Table 1. Genres covered in FLOB



No. of samples



Press reportage




Press editorials




Press reviews








Skills, trades and hobbies




Popular lore




Biographies and essays




Reports and official documents




Science (academic prose)




General fiction




Mystery and detective fiction




Science fiction




Adventure fiction




Romantic fiction










Table 1 shows the genres covered in FLOB. In LCMC, the FLOB design is followed strictly except for two minor variations. The first variation relates to the sampling frame – western and adventure fiction (text category N) is replaced with martial arts fiction. There are four reasons for this decision. Firstly, there is virtually no western fiction written in Chinese for a Mainland Chinese audience. Secondly, martial arts fiction is broadly a type of adventure fiction and as such can be reasonably viewed as category N material. Thirdly, martial arts fiction is also a very popular and important fiction type in China and hence should be represented. Finally, the language used in martial arts fiction is a distinctive language type and hence, given the wide distribution of martial arts fiction in China, once more one would wish to sample it. The language of the martial arts fiction texts is distinctive in that even though these texts have been published recently, they are written in a form of modern Chinese styled to appear like classical Chinese, which is known as ‘vernacular Chinese’ (báihuà ‘plain speech’, as opposed to wényán wén ‘text of written language’, a traditional style of written Chinese).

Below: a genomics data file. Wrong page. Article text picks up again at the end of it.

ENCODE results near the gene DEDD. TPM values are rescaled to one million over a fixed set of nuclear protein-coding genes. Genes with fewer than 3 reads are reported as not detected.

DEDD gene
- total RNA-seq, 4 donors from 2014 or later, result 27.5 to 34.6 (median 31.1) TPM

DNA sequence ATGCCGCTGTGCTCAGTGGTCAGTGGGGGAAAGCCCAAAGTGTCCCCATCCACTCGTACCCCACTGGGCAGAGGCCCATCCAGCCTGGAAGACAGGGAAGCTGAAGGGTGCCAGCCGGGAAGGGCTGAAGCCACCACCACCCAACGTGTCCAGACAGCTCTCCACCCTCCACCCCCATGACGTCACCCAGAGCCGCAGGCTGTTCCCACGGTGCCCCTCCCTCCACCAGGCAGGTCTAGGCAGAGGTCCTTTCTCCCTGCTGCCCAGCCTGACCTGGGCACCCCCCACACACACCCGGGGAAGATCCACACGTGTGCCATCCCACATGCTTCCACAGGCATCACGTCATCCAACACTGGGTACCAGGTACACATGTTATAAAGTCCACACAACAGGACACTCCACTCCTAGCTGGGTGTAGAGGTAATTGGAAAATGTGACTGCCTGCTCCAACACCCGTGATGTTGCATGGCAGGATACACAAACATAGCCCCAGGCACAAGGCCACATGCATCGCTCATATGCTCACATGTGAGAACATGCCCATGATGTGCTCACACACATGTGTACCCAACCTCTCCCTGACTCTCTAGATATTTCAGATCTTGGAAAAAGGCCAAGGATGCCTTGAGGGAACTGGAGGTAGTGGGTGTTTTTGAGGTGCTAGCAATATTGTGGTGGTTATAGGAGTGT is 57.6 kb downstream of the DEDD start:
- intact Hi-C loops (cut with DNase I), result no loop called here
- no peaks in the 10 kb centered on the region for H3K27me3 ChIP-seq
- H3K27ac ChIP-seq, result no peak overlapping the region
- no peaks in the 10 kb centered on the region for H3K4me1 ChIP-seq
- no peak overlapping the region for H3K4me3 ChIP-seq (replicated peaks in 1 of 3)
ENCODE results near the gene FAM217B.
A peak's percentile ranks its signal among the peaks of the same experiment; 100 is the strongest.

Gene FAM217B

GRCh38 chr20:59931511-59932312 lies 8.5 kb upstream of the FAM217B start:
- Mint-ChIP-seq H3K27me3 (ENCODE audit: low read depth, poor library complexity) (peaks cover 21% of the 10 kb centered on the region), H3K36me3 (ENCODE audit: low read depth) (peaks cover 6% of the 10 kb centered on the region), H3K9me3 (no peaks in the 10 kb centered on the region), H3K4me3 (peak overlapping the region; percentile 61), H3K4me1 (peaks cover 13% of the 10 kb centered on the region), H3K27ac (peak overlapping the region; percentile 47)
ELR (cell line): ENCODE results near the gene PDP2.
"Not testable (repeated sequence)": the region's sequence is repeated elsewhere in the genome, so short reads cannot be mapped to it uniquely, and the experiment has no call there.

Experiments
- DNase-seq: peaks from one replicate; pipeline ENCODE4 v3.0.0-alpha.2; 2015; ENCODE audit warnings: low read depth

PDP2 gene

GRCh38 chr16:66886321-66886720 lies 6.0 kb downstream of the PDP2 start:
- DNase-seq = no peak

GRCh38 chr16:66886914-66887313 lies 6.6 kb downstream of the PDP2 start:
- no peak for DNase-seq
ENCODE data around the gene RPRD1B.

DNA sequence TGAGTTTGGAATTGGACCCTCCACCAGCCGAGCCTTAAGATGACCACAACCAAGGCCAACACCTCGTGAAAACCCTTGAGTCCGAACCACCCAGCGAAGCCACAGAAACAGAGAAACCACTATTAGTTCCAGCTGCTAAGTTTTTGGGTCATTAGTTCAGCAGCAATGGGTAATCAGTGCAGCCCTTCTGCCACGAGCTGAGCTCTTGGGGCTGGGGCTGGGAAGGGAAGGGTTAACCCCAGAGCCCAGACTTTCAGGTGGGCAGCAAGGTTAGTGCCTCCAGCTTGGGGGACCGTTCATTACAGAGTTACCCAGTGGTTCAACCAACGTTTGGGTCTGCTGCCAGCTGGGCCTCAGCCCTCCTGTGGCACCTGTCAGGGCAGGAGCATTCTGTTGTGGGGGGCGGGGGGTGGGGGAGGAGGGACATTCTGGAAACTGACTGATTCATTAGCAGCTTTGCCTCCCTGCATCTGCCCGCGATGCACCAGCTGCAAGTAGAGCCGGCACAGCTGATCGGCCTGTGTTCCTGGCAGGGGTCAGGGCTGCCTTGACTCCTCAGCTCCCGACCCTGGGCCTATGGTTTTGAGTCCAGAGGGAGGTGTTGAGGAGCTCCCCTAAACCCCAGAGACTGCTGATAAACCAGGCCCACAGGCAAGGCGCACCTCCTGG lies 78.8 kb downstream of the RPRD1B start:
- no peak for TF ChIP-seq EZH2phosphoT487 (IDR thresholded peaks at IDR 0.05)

The second variation in corpus design adopted from FLOB was caused by problems encountered in trying to keep to the FLOB sampling period. Because of the poor availability of electronic Chinese texts in some categories for 1991, the sampling period had to be modified slightly by including some samples ±2 years of 1991 when there were not enough samples readily available for 1991. As a result, around 87% of texts in LCMC were produced ±1 year of 1991. It is assumed that varying the FLOB model in this way will not affect the comparability between LCMC and FLOB substantially.

The LCMC corpus was constructed using written Mandarin texts published in Mainland China only so as to ensure some degree of textual homogeneity. Two forms of corpus annotation were undertaken on LCMC: word segmentation and part-of-speech tagging. As a written Chinese text contains a running string of characters without delimiting spaces between words, the first step in Chinese language processing is to segment the running text into legitimate word tokens, a process known as ‘word segmentation’ or ‘tokenization’ (McEnery et al. 2006: 35). The segmentation tool (ICTCLAS) used to process the LCMC corpus was the Chinese Lexical Analysis System developed by the Institute of Computing Technology, Chinese Academy of Sciences. The core of the system lexicon incorporates a frequency dictionary of 80,000 words with part-of-speech information. Based on a multi-layer hidden Markov model, the software package integrates modules for word segmentation, part-of-speech tagging and unknown word recognition (cf. Zhang et al. 2002). The integrated system is reported to achieve a precision rate of 97.58%, with a recall rate as high as 99.94% for word segmentation, and a precision rate of 97.16% for part-of-speech tagging, with a recall rate of over 90% for unknown words and 98% for Chinese person names (Zhang & Liu 2002).